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  • Up From the Feuilleton: Theory of the Filmic Game

    [05.08.07]
    - Dow Harris
  •  Before time began and before Nature moved upon the face of the void, God - the Mind - dwelt in darkness and solitude; as an egg in space was the Mind. Even the Mind knew nothing, for there was nothing Intelligible. But at once the Mind thought the first thought - and then there were two.
    Between these two - the Mind, who is the bridegroom, and his bride, who is his Thought, and whose lips drip with honey
    because she is wise - did all intelligent things come to be.

    - Abarisi

    Amazingly, neither a major motion picture nor a video game has yet been made based on Herman Hesse's final masterpiece, The Glass Bead Game. Hesse received a Nobel Prize in 1947, for which The Glass Bead Game was specifically cited. While sitting amongst the Swiss Alps during one of the most critical points in the twentieth century, the middle of World War II, he dreamed a powerful vision of the future that posits a complex game as the pinnacle of human mental achievements and the primary activity of intellectual elites.

     The Glass Bead Game is an existential commentary on the conflict of mind and body and a reflection on the disputes of the tempestuous period in which Hesse was writing. It also offers potential speculation as to why gaming has become such an overwhelming force in today's postmodern society. This effort is dedicated to popularizing Hesse's futuristic vision of Western culture. The focus will not be on the construction of an actual Glass Bead Game as much as it will be on a narrative environment in which the game unfolds. Using The Glass Bead Game as a prototype subject, a theory of the Filmic Game is offered.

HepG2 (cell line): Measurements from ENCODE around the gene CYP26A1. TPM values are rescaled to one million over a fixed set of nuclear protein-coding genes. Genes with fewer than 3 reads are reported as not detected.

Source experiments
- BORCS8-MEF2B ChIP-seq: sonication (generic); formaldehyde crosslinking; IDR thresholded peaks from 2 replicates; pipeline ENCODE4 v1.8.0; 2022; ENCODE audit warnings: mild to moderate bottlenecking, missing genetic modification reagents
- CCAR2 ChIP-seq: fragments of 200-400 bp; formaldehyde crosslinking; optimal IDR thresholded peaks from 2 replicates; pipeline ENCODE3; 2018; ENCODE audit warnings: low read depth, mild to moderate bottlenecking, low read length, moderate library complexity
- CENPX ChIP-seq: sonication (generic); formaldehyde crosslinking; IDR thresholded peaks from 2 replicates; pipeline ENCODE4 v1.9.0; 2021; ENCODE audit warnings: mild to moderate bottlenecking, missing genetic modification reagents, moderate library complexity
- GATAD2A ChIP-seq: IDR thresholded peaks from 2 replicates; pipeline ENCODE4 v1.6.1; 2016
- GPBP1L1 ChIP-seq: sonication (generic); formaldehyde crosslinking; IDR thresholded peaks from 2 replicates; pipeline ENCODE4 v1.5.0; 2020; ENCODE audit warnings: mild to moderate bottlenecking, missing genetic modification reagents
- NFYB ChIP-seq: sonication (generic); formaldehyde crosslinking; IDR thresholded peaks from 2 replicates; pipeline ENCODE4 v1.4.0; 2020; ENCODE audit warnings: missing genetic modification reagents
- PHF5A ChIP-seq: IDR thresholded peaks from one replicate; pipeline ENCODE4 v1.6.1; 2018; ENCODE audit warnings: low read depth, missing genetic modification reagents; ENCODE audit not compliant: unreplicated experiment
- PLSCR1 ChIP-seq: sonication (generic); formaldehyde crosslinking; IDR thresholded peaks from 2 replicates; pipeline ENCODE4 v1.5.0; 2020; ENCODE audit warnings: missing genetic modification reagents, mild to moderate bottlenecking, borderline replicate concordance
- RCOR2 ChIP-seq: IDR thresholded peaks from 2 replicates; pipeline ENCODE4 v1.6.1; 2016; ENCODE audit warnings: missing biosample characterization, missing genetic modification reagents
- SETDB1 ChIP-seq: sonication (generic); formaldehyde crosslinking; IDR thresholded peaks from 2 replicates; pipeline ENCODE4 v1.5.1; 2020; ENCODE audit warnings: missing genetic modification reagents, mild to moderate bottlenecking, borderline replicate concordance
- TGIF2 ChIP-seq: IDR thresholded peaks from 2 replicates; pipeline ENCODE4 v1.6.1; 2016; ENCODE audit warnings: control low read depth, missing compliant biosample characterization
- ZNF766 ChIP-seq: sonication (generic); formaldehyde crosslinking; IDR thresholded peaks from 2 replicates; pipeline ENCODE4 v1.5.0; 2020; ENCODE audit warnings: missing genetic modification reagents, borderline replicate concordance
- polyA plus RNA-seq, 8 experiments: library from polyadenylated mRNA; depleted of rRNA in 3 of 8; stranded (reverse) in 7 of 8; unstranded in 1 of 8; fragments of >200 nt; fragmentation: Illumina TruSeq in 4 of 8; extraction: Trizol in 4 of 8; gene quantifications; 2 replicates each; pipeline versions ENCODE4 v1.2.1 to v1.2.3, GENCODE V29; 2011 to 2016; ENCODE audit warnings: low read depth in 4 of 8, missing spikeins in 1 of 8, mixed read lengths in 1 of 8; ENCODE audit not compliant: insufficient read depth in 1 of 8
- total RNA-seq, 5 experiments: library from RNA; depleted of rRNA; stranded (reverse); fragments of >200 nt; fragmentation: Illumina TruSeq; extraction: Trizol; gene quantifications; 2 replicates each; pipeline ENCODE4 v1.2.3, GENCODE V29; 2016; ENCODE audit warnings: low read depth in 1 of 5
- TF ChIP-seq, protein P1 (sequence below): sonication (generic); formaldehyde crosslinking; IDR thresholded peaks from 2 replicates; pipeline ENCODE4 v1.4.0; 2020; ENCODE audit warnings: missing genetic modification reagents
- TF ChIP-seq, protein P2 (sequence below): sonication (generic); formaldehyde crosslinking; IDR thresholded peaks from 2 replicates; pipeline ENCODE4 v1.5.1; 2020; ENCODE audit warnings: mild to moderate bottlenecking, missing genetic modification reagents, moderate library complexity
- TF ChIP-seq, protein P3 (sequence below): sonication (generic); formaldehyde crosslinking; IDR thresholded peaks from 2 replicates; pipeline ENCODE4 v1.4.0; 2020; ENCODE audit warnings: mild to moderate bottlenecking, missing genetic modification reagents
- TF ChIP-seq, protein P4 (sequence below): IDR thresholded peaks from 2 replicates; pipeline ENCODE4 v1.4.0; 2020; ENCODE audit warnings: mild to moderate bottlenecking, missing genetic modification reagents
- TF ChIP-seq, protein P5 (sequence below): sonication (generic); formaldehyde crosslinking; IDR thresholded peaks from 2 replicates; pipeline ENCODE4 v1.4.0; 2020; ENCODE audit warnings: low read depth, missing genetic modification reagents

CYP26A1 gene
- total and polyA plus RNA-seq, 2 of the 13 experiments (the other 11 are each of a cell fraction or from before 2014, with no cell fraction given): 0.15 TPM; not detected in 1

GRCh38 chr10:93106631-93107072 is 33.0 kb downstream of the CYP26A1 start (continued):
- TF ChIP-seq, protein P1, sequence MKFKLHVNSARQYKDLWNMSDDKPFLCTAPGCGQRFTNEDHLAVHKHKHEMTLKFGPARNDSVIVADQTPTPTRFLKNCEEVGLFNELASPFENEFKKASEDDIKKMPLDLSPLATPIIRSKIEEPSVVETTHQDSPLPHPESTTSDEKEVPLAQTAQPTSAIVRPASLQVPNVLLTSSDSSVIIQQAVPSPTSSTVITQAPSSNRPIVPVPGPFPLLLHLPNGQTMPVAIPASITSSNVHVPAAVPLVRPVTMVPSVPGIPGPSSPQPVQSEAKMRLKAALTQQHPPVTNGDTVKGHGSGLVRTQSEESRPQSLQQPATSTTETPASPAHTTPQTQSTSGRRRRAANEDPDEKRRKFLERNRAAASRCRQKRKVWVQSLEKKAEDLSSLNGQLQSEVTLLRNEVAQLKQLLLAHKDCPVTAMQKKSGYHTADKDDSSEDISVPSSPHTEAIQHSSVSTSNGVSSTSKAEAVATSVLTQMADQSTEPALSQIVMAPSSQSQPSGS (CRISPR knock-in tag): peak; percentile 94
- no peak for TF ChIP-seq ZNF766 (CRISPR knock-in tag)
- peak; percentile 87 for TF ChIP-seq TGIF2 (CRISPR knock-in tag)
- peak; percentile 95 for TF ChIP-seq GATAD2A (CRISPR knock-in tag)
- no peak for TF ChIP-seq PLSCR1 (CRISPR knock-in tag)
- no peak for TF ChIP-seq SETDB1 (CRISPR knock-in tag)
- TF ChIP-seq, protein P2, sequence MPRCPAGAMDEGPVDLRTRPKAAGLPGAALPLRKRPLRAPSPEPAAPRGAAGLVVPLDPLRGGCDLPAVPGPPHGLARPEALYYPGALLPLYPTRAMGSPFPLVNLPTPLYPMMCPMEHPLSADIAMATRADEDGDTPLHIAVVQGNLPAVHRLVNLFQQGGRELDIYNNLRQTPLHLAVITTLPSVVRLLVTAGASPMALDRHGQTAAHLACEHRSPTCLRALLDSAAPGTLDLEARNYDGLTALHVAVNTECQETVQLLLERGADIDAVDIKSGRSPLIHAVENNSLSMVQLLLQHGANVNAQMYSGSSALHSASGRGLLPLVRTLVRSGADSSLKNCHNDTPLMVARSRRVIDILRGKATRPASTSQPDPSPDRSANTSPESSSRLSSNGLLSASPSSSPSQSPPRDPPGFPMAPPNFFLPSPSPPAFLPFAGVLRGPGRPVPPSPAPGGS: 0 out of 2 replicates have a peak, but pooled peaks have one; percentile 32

Stories and games, stories in games, and games in stories are converging into a hybrid art form that blends cinematic narrative with dynamic interaction. The formation of Wingnut Interactive in September of 2006 is a sign of the times, heralding a concept known as the ‘filmic game'ii. This art form resembles life more so, perhaps, than any previous discipline because it is dramatic, story-driven, moves backward or forward according to the participant's decisions and is disturbingly real. Thus, it is existential. The Glass Bead Game is an ideal narrative for this new storytelling discipline because it is an existential story about a game by one of the foremost authors of the twentieth century. And, it is a story, which, up until now, has hardly been touched by the newer media.

    In trying to understand some of the underlying reasons for our culture's obsessive fascination with gaming, it might be useful to go back and investigate Hesse's work. Throughout the text, the word Game is capitalized. Hesse thus transforms the meaning from just a game into the Game. The Game is sacred. All games contain within their kernel, elements from the Game. In Hesse's consideration, gaming represents a metaphysical activity. But why is this so?

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